BEIJING—President Rodrigo Duterte said Tuesday he wanted Manila to join Beijing’s proposed Belt and Road Initiative to make up for the country’s lack of funding for much-needed infrastructure.
In an interview with the state-owned Xinhua news agency, Duterte said rapid development was hard to accomplish for any country without railways, and hoped China could offer soft loans to build them.
“There are so many things in my country which I would like to implement, but [cannot] for [the] lack of the capital stock,” Duterte said.
“If we can have the things you have given to other countries by the way of assistance, we’d also like to be a part of it and to be a part of the greater plans of China about the whole of Asia, particularly Southeast Asia.”
China’s most ambitious foreign policy initiative, the Belt and Road refers to the Silk Road Economic Belt and the 21st Century Maritime Silk Road launched by the Chinese President Xi Jinping to promote economic cooperation among countries along the proposed Belt and Road routes.
The strategy underlines China’s push to take a bigger role in global affairs, and its need for cooperation in areas such as steel and manufacturing.
Finance Secretrary Carlos G. Dominguez had earlier said the government will be facilitating various agreements for railway or power grid projects in the Philippines through institutions such as the China-led Asian Infrastructure Investment Bank (AIIB), adding that China may also may roll out measures to boost agricultural imports such as bananas and pineapples from the Philippines.
“The AIIB for us is the number one priority,” Dominguez told reporters.
“We will discuss with them our whole plan and we will match it with theirs. We’re just new, and I don’t know exactly what they want to do. We have to go to them and see what their priorities are also so we can match our priorities with them.”
Duterte will be the first Philippine leader invited to the capital by Chinese President Xi Jinping for one-on-one talks.
Duterte’s 450-strong business delegation will include tycoons San Miguel Corp. President Ramon S. Ang; JG Summit Holdings Inc. president Lance Y. Gokongwei; Enrique K. Razon, Jr., chairman of gaming company Bloomberry Resorts Corp. and global port operator International Container Terminal Services Inc.; Hans T. Sy, son of the Philippines’ richest man, Henry S. Sy Sr. who controls SM Investments Corp.; as well as liquor and tobacco magnate Lucio C. Tan, who also owns Philippine Airlines, Inc.
In his interview with Xinhua, Duterte also said an “outsider” that he did not name tried to meddle in the South China Sea dispute, even though he was determined to pursue bilateral talks with China.
“We are not interested in allowing another country to talk. I just want to talk to China,” he said.
Duterte has expressed doubts about whether the United States would come to the aid of the Philippines in a military showdown, and on the eve of his departure for Beijing said he was looking to buy Chinese weapons for his fight against terrorism.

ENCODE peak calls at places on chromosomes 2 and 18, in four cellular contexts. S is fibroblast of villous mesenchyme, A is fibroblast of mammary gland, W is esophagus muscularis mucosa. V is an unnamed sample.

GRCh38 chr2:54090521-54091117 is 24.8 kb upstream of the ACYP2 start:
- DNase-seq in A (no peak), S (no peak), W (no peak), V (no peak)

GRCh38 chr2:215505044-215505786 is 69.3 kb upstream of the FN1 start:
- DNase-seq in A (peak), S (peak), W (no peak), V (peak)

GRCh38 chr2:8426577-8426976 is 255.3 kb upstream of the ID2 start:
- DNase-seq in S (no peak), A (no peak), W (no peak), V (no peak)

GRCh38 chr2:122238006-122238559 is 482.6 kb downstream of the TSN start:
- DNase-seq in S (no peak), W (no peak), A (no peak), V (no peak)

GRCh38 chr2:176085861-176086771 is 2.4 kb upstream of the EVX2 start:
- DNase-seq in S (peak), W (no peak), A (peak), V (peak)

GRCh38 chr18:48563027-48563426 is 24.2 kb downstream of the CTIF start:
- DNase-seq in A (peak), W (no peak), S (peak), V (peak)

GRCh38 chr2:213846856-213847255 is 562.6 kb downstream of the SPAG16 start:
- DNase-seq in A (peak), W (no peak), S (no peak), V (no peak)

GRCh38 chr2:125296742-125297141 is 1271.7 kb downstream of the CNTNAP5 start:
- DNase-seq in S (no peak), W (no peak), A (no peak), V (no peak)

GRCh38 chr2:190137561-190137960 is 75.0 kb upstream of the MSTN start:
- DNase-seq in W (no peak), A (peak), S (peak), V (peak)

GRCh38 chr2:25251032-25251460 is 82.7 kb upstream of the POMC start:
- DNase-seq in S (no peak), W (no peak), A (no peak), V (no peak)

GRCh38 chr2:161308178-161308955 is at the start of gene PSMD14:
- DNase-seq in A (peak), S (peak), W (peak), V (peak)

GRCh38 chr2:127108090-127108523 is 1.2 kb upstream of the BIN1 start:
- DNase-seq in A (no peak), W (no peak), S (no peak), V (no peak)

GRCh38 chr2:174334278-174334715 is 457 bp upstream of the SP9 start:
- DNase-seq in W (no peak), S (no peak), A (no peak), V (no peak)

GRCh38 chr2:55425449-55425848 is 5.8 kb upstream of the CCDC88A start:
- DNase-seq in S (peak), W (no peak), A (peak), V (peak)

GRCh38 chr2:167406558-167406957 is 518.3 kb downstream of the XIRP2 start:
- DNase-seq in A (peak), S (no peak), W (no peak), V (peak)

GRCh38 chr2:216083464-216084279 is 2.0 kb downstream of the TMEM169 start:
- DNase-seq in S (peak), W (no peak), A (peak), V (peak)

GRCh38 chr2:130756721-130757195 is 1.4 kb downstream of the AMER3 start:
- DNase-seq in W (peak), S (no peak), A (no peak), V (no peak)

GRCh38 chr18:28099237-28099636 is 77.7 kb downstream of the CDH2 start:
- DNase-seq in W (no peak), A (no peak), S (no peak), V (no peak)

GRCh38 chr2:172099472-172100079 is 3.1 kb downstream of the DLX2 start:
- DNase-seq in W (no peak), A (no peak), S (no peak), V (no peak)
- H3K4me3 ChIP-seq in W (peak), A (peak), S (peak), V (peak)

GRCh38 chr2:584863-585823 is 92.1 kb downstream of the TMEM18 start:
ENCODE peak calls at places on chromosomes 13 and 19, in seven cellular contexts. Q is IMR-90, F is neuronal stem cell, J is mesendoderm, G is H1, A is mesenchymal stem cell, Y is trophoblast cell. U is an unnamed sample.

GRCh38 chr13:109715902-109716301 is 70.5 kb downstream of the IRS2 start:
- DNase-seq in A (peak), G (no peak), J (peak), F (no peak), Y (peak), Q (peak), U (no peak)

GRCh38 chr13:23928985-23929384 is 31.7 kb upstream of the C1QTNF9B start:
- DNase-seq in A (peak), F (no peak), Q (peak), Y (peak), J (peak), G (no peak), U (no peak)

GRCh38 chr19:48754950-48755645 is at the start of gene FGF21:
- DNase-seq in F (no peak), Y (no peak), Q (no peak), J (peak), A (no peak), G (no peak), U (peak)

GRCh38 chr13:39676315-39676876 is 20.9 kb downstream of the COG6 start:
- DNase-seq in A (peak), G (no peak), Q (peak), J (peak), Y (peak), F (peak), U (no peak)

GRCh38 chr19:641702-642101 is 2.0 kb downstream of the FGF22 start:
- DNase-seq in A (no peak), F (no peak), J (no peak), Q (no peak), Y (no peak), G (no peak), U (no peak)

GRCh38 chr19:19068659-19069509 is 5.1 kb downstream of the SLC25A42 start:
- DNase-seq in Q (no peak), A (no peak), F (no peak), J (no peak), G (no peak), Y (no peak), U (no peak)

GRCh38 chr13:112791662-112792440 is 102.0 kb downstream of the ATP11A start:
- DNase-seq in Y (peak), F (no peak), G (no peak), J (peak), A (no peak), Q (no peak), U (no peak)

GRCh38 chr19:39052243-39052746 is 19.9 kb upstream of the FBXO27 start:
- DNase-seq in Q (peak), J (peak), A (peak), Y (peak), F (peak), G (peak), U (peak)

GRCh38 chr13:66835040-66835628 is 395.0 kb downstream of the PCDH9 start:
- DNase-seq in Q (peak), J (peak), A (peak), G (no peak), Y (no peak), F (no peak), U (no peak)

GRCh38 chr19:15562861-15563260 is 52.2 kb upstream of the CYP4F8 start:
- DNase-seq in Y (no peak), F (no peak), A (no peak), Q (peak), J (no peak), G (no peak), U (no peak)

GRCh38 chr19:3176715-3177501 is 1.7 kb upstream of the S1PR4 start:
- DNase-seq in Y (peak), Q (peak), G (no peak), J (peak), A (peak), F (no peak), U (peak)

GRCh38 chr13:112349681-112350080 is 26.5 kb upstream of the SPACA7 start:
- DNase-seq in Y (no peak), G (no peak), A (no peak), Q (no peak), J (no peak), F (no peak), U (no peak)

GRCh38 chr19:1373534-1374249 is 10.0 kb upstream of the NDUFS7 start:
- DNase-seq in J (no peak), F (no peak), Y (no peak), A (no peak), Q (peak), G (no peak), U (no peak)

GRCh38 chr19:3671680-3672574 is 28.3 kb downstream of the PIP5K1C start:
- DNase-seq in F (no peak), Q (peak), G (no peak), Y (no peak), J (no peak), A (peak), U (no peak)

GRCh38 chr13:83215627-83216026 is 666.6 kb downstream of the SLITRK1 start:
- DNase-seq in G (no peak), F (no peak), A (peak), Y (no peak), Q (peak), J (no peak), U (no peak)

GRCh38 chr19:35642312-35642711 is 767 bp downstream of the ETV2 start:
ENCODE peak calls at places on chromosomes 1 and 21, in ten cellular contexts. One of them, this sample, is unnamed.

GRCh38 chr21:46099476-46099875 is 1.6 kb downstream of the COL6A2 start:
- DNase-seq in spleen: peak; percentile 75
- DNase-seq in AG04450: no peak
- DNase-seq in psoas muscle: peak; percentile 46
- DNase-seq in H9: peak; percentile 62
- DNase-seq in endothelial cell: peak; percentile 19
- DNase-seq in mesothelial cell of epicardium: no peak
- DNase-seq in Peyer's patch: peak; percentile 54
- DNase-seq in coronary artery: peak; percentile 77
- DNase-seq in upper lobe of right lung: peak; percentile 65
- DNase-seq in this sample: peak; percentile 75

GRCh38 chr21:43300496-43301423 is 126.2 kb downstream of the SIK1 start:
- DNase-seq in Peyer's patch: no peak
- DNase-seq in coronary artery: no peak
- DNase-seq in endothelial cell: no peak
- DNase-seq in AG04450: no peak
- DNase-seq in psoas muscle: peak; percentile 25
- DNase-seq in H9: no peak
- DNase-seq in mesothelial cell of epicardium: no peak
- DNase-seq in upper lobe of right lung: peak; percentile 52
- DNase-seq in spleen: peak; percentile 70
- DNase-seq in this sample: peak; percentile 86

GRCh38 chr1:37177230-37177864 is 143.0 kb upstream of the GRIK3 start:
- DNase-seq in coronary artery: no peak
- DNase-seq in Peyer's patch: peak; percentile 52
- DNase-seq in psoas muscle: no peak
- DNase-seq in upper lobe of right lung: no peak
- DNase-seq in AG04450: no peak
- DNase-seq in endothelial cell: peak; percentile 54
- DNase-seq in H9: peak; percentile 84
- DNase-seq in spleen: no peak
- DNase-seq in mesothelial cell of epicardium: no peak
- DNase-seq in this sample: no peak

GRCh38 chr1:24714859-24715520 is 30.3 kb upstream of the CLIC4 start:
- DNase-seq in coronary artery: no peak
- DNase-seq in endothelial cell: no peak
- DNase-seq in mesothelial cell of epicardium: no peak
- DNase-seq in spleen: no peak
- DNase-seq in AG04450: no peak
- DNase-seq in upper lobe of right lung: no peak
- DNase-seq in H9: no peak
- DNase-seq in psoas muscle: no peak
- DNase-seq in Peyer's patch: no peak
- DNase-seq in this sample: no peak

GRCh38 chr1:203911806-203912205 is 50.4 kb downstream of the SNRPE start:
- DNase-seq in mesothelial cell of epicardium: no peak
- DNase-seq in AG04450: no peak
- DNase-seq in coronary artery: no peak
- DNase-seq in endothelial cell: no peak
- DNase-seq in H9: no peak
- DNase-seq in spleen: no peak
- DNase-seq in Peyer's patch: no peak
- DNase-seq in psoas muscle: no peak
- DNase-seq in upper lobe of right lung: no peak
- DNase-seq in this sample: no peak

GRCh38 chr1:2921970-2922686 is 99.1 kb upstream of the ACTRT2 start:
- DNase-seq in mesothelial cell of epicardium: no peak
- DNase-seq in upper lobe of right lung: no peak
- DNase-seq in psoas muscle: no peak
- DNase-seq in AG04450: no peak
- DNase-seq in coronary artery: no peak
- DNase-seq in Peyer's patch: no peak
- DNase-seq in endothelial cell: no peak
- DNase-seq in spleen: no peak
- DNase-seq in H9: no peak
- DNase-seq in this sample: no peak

Massive American access to the Philippines, negotiated by the Pentagon under the previous administration, was considered a mainstay of the Obama administration’s “pivot” to Asia strategy that China has blasted as a containment policy, and that it would like to unravel..
Duterte’s statements came as Foreign Affairs Secretary Perfecto Yasay Jr. said that the President will not raise the Philippines’ claim in the South China Sea in his meeting with Xi here.
Duterte arrived via a chartered Philippine Airlines flight PR001 for a four-day state visit expected to raise economic cooperation between the two countries.
“The South China Sea issue will not be discussed specifically in our bilateral engagements in resolving the issue. They might talk about it generally but I think the President has made it clear that maybe this is not the time to talk about resolving the South China Sea dispute as we are still continuing to build trust and confidence between the two countries,” Yasay said.
Duterte earlier described his trip to China as “a key turning point in both our histories”– and has not pressed Beijing over the UN tribunal’s ruling in the Philippines’ favor.
In an interview last week with al-Jazeera, Duterte said that during his visit he would fight to maintain the country’s islands in the South China Sea.
“Nobody is going to give up anything there,” he said, adding that under the Constitution, a president cannot give away Philippine ground.
But he added that although he would raise the tribunal’s verdict, he could not be forceful.
Last week he instructed the country’s navy to halt joint patrols of the South China Sea with the US in order to avoid “any Philippine action that China might deem hostile.”
A spokesperson for China’s Foreign Ministry, Hua Chunying, played down Duterte’s insinuations that he would raise a controversial arbitral ruling on the South China Sea with China’s leaders, saying that they expects the visit to improve ties and enhance cooperation.
“We hope President Duterte’s visit can enhance political trust between the two countries, deepen cooperation and develop our traditional friendship. We hope both sides can handle differences through dialogue and bring our strategic partnership back on track to healthy and stable development,” Hua said Tuesday.
Speaking about the South China Sea issue, Hua said that China’s door for negotiation has always been open to the Philippines, adding that China is willing to work with all parties in the South China Sea to maintain peace and stability.
Hua referenced Duterte’s anti-drugs campaign and moves to uphold an independent foreign policy and said that China believes he can find a development path suitable for his country.
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